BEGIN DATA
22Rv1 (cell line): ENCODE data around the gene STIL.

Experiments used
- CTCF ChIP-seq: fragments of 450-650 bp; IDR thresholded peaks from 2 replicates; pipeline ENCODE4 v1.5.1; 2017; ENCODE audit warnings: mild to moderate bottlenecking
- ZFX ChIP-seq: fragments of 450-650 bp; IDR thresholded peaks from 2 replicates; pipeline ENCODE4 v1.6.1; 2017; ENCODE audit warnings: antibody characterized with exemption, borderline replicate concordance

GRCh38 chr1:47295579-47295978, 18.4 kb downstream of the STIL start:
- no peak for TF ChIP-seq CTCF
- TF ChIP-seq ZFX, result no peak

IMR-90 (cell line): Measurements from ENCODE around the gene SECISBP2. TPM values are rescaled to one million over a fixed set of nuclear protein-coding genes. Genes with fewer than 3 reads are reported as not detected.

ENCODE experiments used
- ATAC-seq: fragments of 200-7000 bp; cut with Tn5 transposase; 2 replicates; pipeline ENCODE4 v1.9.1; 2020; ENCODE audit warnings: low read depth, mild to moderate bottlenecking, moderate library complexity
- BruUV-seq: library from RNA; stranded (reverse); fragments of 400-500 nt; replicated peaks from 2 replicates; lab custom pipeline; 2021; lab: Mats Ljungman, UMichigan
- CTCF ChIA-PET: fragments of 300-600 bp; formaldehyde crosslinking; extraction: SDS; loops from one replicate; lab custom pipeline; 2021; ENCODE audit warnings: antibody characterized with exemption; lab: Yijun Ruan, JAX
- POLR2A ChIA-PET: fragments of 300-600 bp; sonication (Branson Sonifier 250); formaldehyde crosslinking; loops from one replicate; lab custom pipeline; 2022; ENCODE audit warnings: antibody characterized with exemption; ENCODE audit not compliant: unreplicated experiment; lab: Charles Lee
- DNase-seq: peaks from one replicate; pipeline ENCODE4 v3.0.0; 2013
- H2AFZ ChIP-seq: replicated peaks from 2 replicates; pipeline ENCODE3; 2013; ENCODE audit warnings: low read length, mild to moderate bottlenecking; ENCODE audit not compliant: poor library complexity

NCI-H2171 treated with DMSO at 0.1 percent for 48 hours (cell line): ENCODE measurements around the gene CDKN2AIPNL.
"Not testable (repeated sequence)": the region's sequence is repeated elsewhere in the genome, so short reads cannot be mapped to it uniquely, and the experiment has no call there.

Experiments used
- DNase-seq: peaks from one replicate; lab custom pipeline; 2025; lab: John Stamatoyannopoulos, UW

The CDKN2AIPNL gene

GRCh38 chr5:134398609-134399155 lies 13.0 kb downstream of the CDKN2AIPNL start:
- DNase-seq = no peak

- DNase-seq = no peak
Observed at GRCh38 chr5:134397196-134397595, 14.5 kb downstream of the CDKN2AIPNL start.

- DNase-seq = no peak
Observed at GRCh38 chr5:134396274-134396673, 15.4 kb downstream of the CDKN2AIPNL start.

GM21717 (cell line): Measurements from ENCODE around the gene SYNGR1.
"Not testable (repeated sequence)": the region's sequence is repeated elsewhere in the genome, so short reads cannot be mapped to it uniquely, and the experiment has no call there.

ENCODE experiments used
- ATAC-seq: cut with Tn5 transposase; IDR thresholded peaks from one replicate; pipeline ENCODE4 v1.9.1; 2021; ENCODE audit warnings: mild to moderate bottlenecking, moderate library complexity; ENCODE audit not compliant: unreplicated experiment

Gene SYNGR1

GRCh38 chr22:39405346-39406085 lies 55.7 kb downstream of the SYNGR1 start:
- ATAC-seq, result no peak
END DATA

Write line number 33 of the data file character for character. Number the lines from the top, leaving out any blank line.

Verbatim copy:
- ATAC-seq, result no peak